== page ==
“There’s no ‘made-in-America’ solution here. This has to be something that Venezuelans have to do,” Nuland said.
“The message we are giving to Venezuelans of all stripes (is) that we want to see any transition be democratic, be constitutional, be open, be transparent, be legal within Venezuela, and that it has to be decided by Venezuelans.”
Chavez was re-elected October 7 despite his debilitating battle with cancer and the strongest opposition challenge yet to his 14-year rule in Venezuela, an OPEC member with the world’s largest proven oil reserves.
But he has not been seen in public since he underwent a long and complicated surgery 23 days ago for a recurrence of cancer, and officials have acknowledged that his recovery has been difficult.
The rector of the Central University of Venezuela, Cecilia Garcia Arocha, proposed sending a team of medical experts to Havana to assess his condition. Opposition leader Antonio Ledezma said it should include opposition figures.
Cancer was first detected by Cuban doctors in June 2011, but the Venezuelan government has never revealed what form of the disease he is battling.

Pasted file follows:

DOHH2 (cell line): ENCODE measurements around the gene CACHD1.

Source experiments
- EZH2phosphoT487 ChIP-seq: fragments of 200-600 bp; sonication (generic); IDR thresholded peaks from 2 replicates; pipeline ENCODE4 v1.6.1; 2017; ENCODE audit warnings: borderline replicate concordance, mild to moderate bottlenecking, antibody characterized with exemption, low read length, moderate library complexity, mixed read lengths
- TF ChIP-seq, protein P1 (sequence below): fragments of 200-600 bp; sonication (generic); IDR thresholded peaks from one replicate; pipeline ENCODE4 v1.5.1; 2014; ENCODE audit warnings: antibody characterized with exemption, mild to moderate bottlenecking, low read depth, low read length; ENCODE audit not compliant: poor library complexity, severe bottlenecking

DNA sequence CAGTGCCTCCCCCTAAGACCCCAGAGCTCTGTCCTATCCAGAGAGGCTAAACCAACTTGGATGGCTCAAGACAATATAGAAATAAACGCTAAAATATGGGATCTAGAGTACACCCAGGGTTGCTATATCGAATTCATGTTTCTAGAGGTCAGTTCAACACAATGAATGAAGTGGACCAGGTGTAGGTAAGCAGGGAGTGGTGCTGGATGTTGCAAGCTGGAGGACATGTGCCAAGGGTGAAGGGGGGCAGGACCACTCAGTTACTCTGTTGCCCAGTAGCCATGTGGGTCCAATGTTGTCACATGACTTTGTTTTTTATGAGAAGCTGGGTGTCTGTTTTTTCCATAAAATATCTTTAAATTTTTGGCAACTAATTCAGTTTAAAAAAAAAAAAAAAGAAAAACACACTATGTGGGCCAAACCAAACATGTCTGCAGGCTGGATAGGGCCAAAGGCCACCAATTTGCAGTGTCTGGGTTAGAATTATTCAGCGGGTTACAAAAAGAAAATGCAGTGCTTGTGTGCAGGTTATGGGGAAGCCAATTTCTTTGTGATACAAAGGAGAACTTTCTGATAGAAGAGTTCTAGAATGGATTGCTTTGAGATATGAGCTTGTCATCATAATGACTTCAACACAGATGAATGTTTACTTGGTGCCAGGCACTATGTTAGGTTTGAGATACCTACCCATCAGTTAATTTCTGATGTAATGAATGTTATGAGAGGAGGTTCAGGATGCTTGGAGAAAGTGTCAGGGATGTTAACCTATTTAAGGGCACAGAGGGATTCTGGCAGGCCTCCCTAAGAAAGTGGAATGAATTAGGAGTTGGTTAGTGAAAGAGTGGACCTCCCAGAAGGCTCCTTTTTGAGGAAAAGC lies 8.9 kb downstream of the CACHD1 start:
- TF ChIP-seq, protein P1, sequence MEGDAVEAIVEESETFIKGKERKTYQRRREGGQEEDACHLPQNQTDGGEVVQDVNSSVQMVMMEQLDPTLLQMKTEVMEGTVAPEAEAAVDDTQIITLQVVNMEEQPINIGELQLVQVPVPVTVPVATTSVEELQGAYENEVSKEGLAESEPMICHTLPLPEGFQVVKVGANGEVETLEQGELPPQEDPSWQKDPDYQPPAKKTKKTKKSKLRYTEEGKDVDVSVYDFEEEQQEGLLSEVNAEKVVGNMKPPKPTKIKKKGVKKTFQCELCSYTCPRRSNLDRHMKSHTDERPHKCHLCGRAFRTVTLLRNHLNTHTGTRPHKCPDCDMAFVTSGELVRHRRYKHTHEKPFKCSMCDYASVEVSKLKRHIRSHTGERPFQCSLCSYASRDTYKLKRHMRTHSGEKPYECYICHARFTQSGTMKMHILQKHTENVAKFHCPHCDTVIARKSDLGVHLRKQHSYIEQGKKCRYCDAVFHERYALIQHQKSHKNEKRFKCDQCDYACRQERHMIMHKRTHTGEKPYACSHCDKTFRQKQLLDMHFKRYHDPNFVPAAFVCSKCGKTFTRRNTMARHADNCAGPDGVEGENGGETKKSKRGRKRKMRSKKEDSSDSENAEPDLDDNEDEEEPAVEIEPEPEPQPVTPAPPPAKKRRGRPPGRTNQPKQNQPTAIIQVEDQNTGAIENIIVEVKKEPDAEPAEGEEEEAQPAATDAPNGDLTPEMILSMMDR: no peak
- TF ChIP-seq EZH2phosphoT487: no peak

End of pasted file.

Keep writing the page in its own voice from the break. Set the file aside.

Information about his progress has come in vague, often upbeat comments and tweets by Maduro and a handful of other aides and close Chavez allies.


FBI warns Russians hacked hundreds of thousands of routers

Updated 15 min 4 sec ago
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FBI warns Russians hacked hundreds of thousands of routers

WASHINGTON: The FBI warned on Friday that Russian computer hackers had compromised hundreds of thousands of home and office routers and could collect user information or shut down network traffic.
The US law enforcement agency urged the owners of many brands of routers to turn them off and on again and download updates from the manufacturer to protect themselves.